I’ve just released new version of Firefox Tweaker 2.9 that can enable preview of Mozilla’s new Proton Interface. Proton is Mozilla’s redesigned interface for Firefox which is planned to be released to all users with Firefox 89. You can try it out now in Firefox 88. While some things are a bit weird, some are surprisingly better. Like the god awful oversized twitching URL bar which feels much better under Proton. Give it a try if you want.
The tweak controls several parameters at once. Parameters are listed under Help button of Proton interface and you can individually adjust them under about:config if you desire to do so. I’ve decided to pack them all under single checkbox for convenience purposes.
I just want to let you all know I’ve released a new tool called Permanent Process Priority Tool (PPPT) which allows you to permanently set a specific process priority for any program in just few clicks.
I’ve created Permanent Process Priority Tool (PPPT) because I had to set Shadow of Tomb Raider to High priority to fix its stupid sound stuttering problem, but there simply isn’t any program or tool that has such functionality where you can set process priority and it would just stick forever. Windows Task Manager doesn’t offer such functionality and most others haven’t been updated since Windows XP or Windows Vista days and basically all of them require you to have a program running that then enforces selected process priority and a lot of them are really buggy, problematic or clumsy and cause all sorts of bizarre problems. PPPT doesn’t have any of such problems, is simple to use and doesn’t have to be running all the time to function. It only has to be run when setting process priority for a program and after that, Windows itself will set the program to user specified process priority. How cool is that. 🙂
For more info and download, visit PPPT’s micro page:
Was checking what new is there to tweak in latest Firefox 83 and I stumbled upon a tweak I was looking for ages and couldn’t find. And now I tripped over it by chance 🙂
I’ve included new “Disable Developer Tools” option under “Browser Components” tweaks section.
What this tweak does is the following:
Disables F12 key shortcut for quick access to Developer Tools panel
Disables Developer Tools in Menu Bar
Disables Developer Tools in right click context menu
The logic behind this is that large majority of users will NEVER need any of these tools, yet they are just there, making clutter by being present in right click context menu all the time or accidentally pressing F12 and the panel pops up.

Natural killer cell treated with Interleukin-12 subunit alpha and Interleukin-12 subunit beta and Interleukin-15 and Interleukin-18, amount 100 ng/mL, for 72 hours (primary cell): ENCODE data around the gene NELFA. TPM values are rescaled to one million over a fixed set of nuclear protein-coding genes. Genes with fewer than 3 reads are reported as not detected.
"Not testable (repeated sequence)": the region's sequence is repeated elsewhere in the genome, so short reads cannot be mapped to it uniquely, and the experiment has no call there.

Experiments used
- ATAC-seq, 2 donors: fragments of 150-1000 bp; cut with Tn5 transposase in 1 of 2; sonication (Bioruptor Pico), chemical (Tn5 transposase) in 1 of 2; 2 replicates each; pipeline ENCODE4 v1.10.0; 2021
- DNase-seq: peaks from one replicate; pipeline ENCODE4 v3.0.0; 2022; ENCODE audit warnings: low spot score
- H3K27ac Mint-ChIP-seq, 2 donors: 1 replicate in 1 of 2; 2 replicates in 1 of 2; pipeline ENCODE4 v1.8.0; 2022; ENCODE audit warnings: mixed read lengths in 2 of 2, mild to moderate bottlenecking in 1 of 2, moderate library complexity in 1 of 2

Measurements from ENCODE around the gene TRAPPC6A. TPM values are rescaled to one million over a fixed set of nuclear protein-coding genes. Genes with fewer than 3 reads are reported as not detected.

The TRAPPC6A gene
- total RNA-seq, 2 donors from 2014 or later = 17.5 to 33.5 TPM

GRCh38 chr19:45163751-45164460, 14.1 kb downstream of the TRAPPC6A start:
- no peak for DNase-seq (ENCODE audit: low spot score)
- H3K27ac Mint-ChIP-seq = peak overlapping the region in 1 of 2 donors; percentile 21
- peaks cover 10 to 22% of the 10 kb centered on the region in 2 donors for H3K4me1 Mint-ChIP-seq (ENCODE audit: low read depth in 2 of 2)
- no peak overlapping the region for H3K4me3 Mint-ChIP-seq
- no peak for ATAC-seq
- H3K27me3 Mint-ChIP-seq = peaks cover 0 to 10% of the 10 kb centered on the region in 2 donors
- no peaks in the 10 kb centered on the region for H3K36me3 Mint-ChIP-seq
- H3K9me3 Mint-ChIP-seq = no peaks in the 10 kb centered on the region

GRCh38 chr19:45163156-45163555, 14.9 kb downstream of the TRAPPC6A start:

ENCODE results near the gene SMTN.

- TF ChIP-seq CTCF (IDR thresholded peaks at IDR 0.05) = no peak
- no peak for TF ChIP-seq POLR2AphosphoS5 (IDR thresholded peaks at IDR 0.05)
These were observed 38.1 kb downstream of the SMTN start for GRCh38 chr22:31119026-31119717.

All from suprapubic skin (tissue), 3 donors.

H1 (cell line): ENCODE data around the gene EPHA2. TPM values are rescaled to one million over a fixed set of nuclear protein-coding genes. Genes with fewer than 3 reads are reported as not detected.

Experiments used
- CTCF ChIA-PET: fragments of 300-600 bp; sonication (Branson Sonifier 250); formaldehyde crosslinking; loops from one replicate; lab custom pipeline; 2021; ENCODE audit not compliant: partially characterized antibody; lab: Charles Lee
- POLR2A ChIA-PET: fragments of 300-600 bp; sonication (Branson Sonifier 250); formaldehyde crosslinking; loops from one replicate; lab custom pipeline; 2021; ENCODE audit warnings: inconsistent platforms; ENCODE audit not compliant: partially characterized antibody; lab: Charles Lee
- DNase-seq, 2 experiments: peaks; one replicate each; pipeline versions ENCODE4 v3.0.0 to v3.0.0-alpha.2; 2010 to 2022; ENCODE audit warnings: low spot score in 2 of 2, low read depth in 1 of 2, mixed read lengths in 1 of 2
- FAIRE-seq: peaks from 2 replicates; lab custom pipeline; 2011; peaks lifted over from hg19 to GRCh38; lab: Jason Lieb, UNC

I have also included this option into “One Click Configuration” so this component gets disabled when using this feature to quickly configure browser. And of course into Restore Default Settings feature.
I’ve been busy making this little new app that allows you to use multimedia keys on regular keyboards without said multimedia buttons. Basically it emulates the multimedia buttons with hotkeys that are just combinations of buttons/keys found on any keyboard. If you love listening to music, these controls are a must and I can’t imagine using Windows PC without them. Yeah, PC as whole because they also control Windows volume and toggle MUTE. Super useful stuff. And because a lot of keyboards don’t have them, this app steps in and fills that void. I made it for myself so I won’t have to make compromises when picking new keyboard which might not have multimedia buttons and then thought, why not just polish the app, make it all fancy with few extra cool features and release it to you guys. And so, here we are.
Check out its dedicated micro page with more details, screenshot and download links.
Even though a lot of people like to take a piss at avast! for privacy related stuff they’ve done in not that distant past, I still consider it as one of best antivirus options. You just have to uncheck data sharing in Privacy settings (except CommunityIQ which is responsible for cloud protection) and you’re good to go.
New addition with avast! Free version 20.5 is gaining of Ransomware Shield. This feature places a barrier between apps and your sensitive files like documents and photos. If an app that isn’t included on the whitelist tries to modify them, it’ll block the action and notify you about it. However, if app on the whitelist tries to modify those files, the action will be allowed.
This way some random EXE downloaded from internet won’t be allowed to modify (encrypt) your photos, but Paint.NET will be allowed. And thanks to huge whitelists maintained by avast! team, the experience is super seamless and painless.
For example, Windows Defender had this feature for many years and even with latest Windows 10 2004 update, it’s still noisy and annoying. It blocked bunch of legit software. At least now it has a less annoying way of allowing the programs to exclusion list. Something you’ll rarely have to deal with avast! when it comes to Ransomware Shield.
I think it’s a nice addition and I welcome it in the free version.